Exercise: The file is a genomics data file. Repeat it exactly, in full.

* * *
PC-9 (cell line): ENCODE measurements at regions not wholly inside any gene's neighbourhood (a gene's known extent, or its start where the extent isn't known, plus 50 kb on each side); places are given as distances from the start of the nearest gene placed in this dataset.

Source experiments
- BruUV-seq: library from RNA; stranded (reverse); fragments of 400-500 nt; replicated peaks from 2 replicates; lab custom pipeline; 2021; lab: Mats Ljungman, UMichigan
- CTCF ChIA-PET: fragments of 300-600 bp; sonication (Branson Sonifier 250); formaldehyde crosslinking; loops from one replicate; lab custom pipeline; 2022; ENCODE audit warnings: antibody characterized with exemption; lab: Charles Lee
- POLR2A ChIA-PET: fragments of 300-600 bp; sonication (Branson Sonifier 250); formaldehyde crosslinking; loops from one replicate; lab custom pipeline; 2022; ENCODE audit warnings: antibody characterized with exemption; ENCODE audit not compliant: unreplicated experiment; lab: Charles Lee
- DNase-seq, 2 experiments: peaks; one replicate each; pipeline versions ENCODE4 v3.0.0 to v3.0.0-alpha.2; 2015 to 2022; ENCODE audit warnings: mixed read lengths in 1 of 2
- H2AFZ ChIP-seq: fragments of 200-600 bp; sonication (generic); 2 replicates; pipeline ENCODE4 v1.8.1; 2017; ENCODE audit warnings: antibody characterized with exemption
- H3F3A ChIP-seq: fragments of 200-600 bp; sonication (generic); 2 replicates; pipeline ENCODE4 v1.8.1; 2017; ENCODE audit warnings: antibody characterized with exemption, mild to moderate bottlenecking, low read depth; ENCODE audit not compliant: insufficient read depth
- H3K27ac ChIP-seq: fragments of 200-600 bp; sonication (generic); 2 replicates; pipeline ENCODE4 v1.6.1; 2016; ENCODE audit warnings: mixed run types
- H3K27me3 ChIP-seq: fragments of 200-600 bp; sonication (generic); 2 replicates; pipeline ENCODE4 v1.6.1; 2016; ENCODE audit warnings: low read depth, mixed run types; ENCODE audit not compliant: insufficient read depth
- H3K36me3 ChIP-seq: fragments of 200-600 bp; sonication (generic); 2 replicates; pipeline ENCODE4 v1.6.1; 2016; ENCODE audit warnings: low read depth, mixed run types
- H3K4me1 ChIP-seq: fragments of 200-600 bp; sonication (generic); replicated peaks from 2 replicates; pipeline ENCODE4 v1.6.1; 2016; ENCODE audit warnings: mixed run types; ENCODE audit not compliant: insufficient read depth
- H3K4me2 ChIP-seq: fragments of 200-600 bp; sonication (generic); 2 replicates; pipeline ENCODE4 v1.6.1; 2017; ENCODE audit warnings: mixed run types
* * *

PC-9 (cell line): ENCODE measurements at regions not wholly inside any gene's neighbourhood (a gene's known extent, or its start where the extent isn't known, plus 50 kb on each side); places are given as distances from the start of the nearest gene placed in this dataset.

Source experiments
- BruUV-seq: library from RNA; stranded (reverse); fragments of 400-500 nt; replicated peaks from 2 replicates; lab custom pipeline; 2021; lab: Mats Ljungman, UMichigan
- CTCF ChIA-PET: fragments of 300-600 bp; sonication (Branson Sonifier 250); formaldehyde crosslinking; loops from one replicate; lab custom pipeline; 2022; ENCODE audit warnings: antibody characterized with exemption; lab: Charles Lee
- POLR2A ChIA-PET: fragments of 300-600 bp; sonication (Branson Sonifier 250); formaldehyde crosslinking; loops from one replicate; lab custom pipeline; 2022; ENCODE audit warnings: antibody characterized with exemption; ENCODE audit not compliant: unreplicated experiment; lab: Charles Lee
- DNase-seq, 2 experiments: peaks; one replicate each; pipeline versions ENCODE4 v3.0.0 to v3.0.0-alpha.2; 2015 to 2022; ENCODE audit warnings: mixed read lengths in 1 of 2
- H2AFZ ChIP-seq: fragments of 200-600 bp; sonication (generic); 2 replicates; pipeline ENCODE4 v1.8.1; 2017; ENCODE audit warnings: antibody characterized with exemption
- H3F3A ChIP-seq: fragments of 200-600 bp; sonication (generic); 2 replicates; pipeline ENCODE4 v1.8.1; 2017; ENCODE audit warnings: antibody characterized with exemption, mild to moderate bottlenecking, low read depth; ENCODE audit not compliant: insufficient read depth
- H3K27ac ChIP-seq: fragments of 200-600 bp; sonication (generic); 2 replicates; pipeline ENCODE4 v1.6.1; 2016; ENCODE audit warnings: mixed run types
- H3K27me3 ChIP-seq: fragments of 200-600 bp; sonication (generic); 2 replicates; pipeline ENCODE4 v1.6.1; 2016; ENCODE audit warnings: low read depth, mixed run types; ENCODE audit not compliant: insufficient read depth
- H3K36me3 ChIP-seq: fragments of 200-600 bp; sonication (generic); 2 replicates; pipeline ENCODE4 v1.6.1; 2016; ENCODE audit warnings: low read depth, mixed run types
- H3K4me1 ChIP-seq: fragments of 200-600 bp; sonication (generic); replicated peaks from 2 replicates; pipeline ENCODE4 v1.6.1; 2016; ENCODE audit warnings: mixed run types; ENCODE audit not compliant: insufficient read depth
- H3K4me2 ChIP-seq: fragments of 200-600 bp; sonication (generic); 2 replicates; pipeline ENCODE4 v1.6.1; 2017; ENCODE audit warnings: mixed run types